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Baran’s Critique of Modern Society and of the Social Sciences

Herbert Marcuse (1898–1979) was associated with Institute for Social Research in Frankfurt in pre-Hitler Germany, and emigrated to the United States with other members of the Frankfurt School, eventually taking up a position as professor of philosophy at Brandeis. His books include Reason and Revolution (1940), Eros and Civilization (1955), and One-Dimensional Man (1964).

We are publishing here for the first time a talk that Herbert Marcuse delivered at Stanford University on April 1, 1966, as part of a two-day conference on Paul A. Baran, entitled “Baran and American Radicalism Today”—commemorating the second anniversary of Baran’s death (on March 26, 1964).1 The talk was transcribed from a recording from the conference made available to us by Baran’s son, Nicholas Baran. Various editorial annotations have been added in the form of endnotes.

Baran and Marcuse’s friendship went back to their days together at the Institute for Social Research in Frankfurt in pre-Hitler Germany. Their close connection is revealed in a series of letters they wrote to each other in the 1950s and early ’60s (posted this month on the Monthly Review website). Corresponding with me in December 2013 on his memories of the close relationship between Baran and his father, Peter Marcuse wrote:

I only met Baran once during the war, when my father was with the OSS [Office of Strategic Services], as I believe Baran was also. I was maybe twelve at the time. Baran had come over to our house to talk to my father, and they stayed up a long time. I asked my father later why Baran had come, and he told me Baran wanted to talk about whether capitalism was ultimately bad for the capitalists as well as the workers, and I gather they had agreed it was. My father was working on Eros and Civilization at the time (on the side, not at OSS!), and I assume that was the context. They really respected each other. I was only a teenager then, but I remember whenever he mentioned Baran’s name at the dinner table it was always with a real smile.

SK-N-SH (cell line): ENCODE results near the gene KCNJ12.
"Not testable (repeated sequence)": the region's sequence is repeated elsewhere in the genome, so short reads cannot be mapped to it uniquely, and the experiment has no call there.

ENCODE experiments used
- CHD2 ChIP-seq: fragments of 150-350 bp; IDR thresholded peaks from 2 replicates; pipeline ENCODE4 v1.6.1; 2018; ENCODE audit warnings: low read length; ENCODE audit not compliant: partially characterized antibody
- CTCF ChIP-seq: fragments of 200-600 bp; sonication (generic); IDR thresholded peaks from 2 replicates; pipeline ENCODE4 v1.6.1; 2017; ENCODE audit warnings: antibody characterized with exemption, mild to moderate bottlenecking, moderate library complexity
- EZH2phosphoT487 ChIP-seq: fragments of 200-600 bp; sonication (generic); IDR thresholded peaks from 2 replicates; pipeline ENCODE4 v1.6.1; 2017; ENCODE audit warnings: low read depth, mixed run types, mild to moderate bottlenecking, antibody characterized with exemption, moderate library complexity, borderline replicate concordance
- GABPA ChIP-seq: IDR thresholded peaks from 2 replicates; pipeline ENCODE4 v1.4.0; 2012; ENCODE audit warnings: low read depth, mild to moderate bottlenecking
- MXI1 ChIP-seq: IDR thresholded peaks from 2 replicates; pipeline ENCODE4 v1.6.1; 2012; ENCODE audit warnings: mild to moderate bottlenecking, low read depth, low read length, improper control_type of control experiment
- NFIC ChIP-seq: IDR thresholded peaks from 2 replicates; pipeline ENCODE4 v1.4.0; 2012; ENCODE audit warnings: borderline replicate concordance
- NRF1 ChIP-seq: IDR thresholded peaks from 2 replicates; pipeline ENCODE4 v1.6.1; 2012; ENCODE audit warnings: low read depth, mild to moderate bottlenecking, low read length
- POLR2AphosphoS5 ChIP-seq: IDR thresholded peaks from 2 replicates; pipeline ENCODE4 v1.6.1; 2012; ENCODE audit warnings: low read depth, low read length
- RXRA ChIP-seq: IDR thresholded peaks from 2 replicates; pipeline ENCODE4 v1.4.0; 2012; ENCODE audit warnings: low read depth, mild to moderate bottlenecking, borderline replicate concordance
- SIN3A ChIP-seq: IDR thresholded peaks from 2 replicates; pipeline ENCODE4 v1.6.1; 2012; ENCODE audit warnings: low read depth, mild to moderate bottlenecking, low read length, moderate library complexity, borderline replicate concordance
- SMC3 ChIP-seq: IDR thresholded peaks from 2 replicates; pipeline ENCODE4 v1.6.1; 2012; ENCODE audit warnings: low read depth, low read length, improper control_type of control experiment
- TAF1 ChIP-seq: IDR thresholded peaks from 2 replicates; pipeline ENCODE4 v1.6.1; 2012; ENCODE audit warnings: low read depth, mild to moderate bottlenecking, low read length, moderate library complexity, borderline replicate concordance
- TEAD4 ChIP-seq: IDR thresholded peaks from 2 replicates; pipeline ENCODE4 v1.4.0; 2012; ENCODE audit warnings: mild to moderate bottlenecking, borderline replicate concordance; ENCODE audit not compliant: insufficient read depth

Monthly Review Foundation director John Simon, then a Random House editor, was dining with Marcuse at the Oyster Bar in Grand Central Station when Christopher Koch of Pacifica Radio and WBAI joined them with word of Baran’s death, which had just come over the wire. Simon thus witnessed firsthand Marcuse’s enormous grief at the loss of his friend. Baran had died of a fatal heart attack as he sat down with a glass of wine in his hand to look at Marcuse’s just published One Dimensional Man—a work which Baran had read earlier in manuscript form.

In his memorial statement on Baran at the time of his death, Marcuse wrote: